Octo-Solution to “Evil Octo-Puzzler”
You may have picked up on the idea that the mummery attached to the last “Octo Puzzler” was merely a distraction. This is a logic problem, plain and simple and requires nothing more than a series of statements written out to solve it– no Octagon figure necessary, no bad Chuck Norris movie dialogue and no Ninjas. Sorry! Geometry makes everything look more complex than it really is!
What do we know: All numbers are whole (from the introduction). C is an even number (see clue 6). 1/5 E is even (see clue 3), so that means E is an even number. Thus E-C=20 (see clue 1, it’s either 20 or 21, and 20 is even). No number < 1 or > 35 (see the introduction), therefore E is a number in the range 22-34 and divisible by 5 (see above). Thus E=30, C=10, and G=5 (see clue 6). F=25 (see clue 7) and H-15 (see clue 4). D=20 (see clue 5), B=35 (see clue 2) and A-4 (see clue 8).
A couple of my favorite math problem prognosticators on Facebook stated this was too easy, that “once you deduced that A=4, everything falls into place”. I would have countered that that statement pretty much holds true for any of the sums.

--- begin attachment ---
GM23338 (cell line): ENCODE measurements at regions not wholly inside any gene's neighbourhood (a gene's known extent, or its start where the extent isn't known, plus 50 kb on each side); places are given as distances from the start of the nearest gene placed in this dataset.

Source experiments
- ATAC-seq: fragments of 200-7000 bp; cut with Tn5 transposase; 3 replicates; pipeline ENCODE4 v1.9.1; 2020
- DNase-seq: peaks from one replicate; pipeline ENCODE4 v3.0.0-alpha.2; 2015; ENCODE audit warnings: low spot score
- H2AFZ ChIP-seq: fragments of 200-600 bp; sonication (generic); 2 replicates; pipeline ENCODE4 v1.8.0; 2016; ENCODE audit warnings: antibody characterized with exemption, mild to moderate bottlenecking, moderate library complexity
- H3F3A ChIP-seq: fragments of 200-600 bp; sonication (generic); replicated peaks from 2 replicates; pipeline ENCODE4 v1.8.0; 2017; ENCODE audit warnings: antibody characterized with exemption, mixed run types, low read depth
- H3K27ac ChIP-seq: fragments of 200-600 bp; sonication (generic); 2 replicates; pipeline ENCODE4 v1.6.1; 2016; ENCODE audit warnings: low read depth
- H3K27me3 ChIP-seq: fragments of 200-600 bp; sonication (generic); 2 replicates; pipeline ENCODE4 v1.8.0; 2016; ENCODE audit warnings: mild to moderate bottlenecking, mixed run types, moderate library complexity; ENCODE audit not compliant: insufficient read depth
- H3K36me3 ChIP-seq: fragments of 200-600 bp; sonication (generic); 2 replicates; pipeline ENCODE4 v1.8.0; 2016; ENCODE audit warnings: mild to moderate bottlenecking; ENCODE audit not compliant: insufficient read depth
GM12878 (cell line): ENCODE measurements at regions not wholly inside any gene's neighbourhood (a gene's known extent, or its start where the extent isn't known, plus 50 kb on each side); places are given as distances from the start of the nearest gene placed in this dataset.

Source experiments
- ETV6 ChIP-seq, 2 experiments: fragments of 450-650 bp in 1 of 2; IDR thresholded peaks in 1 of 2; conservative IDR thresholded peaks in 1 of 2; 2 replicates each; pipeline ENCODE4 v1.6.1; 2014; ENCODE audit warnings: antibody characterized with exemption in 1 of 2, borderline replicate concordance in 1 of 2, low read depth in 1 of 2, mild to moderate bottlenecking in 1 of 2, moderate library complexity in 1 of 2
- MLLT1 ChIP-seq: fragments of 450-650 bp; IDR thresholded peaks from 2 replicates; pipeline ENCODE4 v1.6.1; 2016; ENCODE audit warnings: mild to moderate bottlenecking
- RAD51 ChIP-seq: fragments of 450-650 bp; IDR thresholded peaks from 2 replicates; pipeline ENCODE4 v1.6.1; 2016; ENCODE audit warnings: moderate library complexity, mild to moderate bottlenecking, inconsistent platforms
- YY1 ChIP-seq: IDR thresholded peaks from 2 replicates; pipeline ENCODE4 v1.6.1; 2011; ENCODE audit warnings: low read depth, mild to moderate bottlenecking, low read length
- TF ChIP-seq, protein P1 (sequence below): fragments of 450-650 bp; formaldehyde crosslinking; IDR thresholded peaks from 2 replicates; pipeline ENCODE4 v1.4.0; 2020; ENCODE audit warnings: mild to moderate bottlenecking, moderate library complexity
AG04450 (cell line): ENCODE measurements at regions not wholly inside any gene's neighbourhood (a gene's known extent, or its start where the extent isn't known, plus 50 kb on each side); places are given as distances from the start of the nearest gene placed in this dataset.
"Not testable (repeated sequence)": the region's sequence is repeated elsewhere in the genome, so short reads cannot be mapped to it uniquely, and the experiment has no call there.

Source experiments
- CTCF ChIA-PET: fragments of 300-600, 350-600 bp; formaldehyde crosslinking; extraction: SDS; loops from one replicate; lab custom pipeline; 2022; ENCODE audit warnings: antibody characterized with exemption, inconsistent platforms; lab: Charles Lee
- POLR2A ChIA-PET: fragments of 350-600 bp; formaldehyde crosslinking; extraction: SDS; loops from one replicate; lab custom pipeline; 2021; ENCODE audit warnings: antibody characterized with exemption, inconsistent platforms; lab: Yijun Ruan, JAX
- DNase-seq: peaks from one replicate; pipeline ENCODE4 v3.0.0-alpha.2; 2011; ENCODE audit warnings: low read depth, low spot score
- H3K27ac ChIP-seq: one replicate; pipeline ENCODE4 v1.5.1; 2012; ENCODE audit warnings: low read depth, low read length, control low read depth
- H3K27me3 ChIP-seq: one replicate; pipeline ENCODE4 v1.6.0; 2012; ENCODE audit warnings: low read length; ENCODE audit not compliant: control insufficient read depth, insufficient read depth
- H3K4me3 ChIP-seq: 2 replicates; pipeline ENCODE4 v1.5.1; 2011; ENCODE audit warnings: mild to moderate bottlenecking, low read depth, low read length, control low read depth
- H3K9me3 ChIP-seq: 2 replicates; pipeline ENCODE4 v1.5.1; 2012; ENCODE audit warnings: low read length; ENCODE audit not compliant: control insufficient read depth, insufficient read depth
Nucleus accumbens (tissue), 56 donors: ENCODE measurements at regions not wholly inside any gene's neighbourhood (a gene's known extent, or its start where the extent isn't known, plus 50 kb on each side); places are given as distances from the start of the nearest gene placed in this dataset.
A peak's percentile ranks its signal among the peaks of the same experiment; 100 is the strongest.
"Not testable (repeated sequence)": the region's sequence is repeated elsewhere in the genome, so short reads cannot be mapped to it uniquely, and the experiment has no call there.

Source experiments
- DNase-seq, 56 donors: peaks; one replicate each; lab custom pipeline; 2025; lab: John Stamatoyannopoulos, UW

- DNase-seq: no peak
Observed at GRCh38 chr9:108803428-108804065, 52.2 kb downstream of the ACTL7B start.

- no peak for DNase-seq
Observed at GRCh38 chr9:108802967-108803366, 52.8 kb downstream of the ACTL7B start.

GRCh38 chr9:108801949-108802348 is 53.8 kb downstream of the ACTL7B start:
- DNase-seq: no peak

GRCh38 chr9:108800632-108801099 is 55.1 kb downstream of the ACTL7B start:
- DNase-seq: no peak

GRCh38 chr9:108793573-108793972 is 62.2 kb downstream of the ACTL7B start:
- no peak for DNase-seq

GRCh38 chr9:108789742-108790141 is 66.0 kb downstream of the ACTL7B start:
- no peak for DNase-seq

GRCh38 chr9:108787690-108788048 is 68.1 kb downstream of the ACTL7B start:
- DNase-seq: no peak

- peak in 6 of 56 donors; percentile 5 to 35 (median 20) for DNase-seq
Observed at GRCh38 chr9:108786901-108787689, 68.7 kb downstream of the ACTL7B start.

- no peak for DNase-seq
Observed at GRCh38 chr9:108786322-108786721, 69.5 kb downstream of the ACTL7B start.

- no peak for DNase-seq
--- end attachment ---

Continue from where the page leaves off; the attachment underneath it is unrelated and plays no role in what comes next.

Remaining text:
Once you look upon the “clues” “introduction” and “hints” as logical filters, it is, in fact, rather easy. Tip of the hat to the lads (and ladies) of the West Seattle Gaming Group, for coming up with a unique solution:
Visit the MiniZinc math model site. Create a new MiniZinc model. Post in the following statement:
var 1..35: a;
var 1..35: b;
var 1..35: c;
var 1..35: d;
var 1..35: e;
var 1..35: f;
var 1..35: g;
var 1..35: h;
constraint e-c=20 \/ e-c=21;
constraint e=10 \/ e=20 \/ e=30;
constraint a+b+c+d+e+f+g+h=144;solve satisfy;output [show(a), “\n”,
Surprise! It solves the problem, based upon the filter set fed into it. Hope you enjoyed that, and Now it looks like I’ll have to shop around another one for January. You know, that will actually run in January.